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Basic Technical Analysis Trading Patterns

Recently, I've been receiving a few emails with questions and comments asking me how to use basic technical analysis trading patterns to enter the market. I want to show beginners as well as seasoned traders that these trading patterns are viable and important tools that should not be ignored by traders. 

It’s one thing knowing how to identify a pattern that’s developing but it’s another experience trying to understand when to enter and exit markets when using technical patterns.

The reason for this is rather simple, since patterns are subjective in nature they are harder to interpret than a moving average or other technical indicators that are based on math or statistical formulas.

With indicators, you know exactly where to enter and exit your orders. With chart patterns, it’s easy to misinterpret the chart as well as your entry and exit point.

Ignore Complicated Technical Analysis Trading Patterns

One of the first things you want to do is to ignore any pattern that seems difficult to interpret or seems overly confusing. There is always another opportunity in the market. Don’t feel like you have to trade every pattern that comes along. Stick to basic patterns such as head and shoulders, double tops and bottoms and triangles till you get a good feel for these, only then should you start experimenting with more advanced patterns.

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Learn To Trade Double Top And Double Bottom Patterns

The pattern I want to focus on today is one of those classic chart patterns that has been around for over 100 years. This pattern works with stocks, ETF’s, futures and foreign currency markets. The double top and double bottom pattern is very flexible and can be utilized for day trading, swing trading and long term investing. Many swing traders use this pattern with stocks and that’s what I’m going to cover in today’s tutorial.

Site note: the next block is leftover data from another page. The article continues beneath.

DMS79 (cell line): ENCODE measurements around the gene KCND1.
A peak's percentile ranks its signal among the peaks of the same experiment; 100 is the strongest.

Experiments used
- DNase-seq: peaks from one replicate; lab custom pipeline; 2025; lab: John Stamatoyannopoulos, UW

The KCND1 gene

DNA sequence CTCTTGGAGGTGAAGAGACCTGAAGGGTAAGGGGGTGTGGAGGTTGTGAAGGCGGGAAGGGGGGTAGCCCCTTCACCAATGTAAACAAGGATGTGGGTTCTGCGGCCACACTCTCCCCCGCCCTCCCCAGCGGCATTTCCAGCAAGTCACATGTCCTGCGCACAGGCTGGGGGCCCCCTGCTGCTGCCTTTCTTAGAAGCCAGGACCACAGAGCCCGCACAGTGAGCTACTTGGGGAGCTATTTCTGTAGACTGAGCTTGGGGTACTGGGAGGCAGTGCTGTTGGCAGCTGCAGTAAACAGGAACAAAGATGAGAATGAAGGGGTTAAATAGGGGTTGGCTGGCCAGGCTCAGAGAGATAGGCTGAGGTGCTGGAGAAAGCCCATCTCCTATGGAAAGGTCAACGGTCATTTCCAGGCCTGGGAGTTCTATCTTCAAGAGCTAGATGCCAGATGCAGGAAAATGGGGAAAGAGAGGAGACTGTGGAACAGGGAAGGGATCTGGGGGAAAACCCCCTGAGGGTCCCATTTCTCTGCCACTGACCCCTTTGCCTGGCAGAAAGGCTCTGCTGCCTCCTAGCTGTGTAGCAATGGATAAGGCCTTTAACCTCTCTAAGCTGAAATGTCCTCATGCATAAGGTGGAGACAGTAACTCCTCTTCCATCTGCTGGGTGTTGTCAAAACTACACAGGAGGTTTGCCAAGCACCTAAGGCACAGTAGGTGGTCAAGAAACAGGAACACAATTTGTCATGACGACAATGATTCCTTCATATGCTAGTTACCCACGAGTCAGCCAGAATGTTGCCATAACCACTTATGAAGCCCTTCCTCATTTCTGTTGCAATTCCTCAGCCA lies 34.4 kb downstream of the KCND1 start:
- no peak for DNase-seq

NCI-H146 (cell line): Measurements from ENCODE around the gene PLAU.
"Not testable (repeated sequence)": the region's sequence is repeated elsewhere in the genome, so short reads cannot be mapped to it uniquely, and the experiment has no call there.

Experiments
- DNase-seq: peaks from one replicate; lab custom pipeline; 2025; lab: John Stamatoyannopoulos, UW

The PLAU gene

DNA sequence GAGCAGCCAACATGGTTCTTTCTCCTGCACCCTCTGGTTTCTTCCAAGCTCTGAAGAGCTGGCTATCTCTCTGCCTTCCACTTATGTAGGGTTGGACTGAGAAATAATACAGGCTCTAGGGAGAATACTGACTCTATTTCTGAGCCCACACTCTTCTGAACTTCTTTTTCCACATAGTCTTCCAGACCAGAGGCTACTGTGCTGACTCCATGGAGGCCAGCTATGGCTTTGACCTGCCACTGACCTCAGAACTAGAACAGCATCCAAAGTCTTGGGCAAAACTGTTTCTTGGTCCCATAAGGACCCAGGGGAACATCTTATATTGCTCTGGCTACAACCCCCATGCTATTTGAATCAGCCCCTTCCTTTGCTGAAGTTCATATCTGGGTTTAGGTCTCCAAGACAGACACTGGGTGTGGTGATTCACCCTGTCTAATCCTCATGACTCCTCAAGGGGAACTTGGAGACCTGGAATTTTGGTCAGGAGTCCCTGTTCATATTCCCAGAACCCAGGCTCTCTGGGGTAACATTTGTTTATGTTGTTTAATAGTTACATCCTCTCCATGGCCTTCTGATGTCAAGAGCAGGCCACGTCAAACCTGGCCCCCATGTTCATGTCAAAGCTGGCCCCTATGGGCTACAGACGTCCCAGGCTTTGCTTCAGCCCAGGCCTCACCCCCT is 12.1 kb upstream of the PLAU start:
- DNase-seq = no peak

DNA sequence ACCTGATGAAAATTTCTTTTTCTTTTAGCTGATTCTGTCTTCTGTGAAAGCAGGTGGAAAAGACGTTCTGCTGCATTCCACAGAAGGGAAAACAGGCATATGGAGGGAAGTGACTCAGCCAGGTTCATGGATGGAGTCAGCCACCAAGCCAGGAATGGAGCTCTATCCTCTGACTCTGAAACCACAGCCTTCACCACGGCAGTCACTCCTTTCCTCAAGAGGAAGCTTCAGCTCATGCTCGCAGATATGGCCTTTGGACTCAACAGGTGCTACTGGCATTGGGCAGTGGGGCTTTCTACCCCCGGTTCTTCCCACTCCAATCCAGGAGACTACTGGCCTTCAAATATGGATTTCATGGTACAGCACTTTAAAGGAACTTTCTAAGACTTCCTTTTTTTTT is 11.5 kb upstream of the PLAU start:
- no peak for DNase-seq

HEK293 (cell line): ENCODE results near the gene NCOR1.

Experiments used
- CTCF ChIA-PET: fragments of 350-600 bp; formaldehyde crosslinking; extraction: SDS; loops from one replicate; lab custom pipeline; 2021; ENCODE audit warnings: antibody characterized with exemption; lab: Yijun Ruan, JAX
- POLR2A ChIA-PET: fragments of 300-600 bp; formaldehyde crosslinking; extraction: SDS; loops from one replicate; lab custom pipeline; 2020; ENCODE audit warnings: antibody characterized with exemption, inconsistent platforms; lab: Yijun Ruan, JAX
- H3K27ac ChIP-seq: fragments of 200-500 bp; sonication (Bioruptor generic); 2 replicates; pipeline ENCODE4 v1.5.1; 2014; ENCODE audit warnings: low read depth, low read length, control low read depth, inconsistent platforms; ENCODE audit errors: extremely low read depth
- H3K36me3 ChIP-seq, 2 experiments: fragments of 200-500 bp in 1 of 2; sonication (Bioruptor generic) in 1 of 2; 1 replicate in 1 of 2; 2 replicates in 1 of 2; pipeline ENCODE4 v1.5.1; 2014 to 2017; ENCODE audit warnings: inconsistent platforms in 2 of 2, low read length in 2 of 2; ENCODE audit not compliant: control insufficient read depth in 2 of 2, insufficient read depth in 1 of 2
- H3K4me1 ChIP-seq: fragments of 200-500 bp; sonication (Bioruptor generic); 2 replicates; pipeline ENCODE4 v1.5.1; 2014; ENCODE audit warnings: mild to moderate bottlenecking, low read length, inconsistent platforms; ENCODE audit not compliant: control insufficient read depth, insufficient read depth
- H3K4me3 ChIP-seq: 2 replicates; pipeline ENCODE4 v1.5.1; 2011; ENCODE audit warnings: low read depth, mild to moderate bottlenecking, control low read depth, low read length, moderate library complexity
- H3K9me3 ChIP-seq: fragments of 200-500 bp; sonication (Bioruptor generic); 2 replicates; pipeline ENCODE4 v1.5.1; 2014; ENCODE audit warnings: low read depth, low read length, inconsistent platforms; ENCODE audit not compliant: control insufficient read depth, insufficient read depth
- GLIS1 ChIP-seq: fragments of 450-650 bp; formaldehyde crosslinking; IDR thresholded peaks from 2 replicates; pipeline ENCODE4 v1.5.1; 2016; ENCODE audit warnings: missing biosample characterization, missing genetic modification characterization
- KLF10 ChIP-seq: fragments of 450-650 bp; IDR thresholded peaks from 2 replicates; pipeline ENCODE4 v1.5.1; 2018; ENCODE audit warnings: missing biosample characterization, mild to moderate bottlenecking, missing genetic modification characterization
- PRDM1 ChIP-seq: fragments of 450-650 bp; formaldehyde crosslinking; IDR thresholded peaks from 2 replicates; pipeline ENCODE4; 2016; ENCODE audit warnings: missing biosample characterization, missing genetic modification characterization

The First Step Is To Identify First Swing Low

Typically you want to keep track of stocks or other markets that are making a minimum of 50 day highs or lows. I typically start looking for double tops and double bottoms by going through stocks and other markets that are making yearly highs or yearly lows.

Make sure that point one and point three are almost equal to each other and that there’s sufficient horizontal distance between the second point and the first and third point. After you see a few patterns like this one you will get a good visual feel for this pattern.

You have to keep in mind that visual chart analysis is part science part art.

Once the pattern is identified and all three points are determined, you need to find an entry point. I look for a gap to occur within 5 trading days after the third point is made on the chart. If I’m trading double bottoms I will look for a gap up within 5 trading days after point three is made and if I’m trading double tops I will look for a gap down after point three is made.

Gap up Occurred One Day After Point Three Is Made

In this particular case, the stock gapped immediately after the third point was made. You can give the market up to five days to gap up and if no gap occurs, the trade is nullified. The stop loss order is placed immediately below the third point in case the trade goes against you when you enter the order.

You Can See Entire Set Up and The Entry From This Example

The stock rallied and never looked back in this example. This is ideally what you want to see when trading technical trading patterns. Keep in mind that the pattern can take anywhere from two weeks to two months to develop, assuming you are using daily charts. Many traders apply this pattern to five-minute bar charts when day trading.

The Double Top Took Almost 2 Months to Completely Set Up

The double top is exactly the opposite of a double bottom. This stock has been setting up for almost two months and gaps down immediately after creating the third point. Double tops and double bottoms have to be traded exactly the same way. Don’t miss shorting opportunities that show promise, this is a major mistake made by beginners.

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You Can See Exactly Where Your Entry Opportunity Would Occur

In this example, the stock gapped down immediately after the third point was made. I typically give stocks no more than five days and if the stock rallies above the third point before the entry is triggered, the trade would be nullified because the pattern would be invalid.

This View Gives You A Good Idea Of The Pattern As Well As The Entry Point

You can see the entire progression from the first point to the entry on this chart. Remember always to wait for a gap down in case of a double top and a gap up for a double bottom as your pre-entry filter. This shows some additional interest in the stock or market you are trading and makes a great entry filter.

If you are trading double bottoms, your stop loss level is immediately below your number three point and if you are trading double tops, your stop loss level is immediately above the number three point. Make sure you remember the difference and don’t get confused when placing orders and stop orders with your broker. 

Roger Scott
Senior Publisher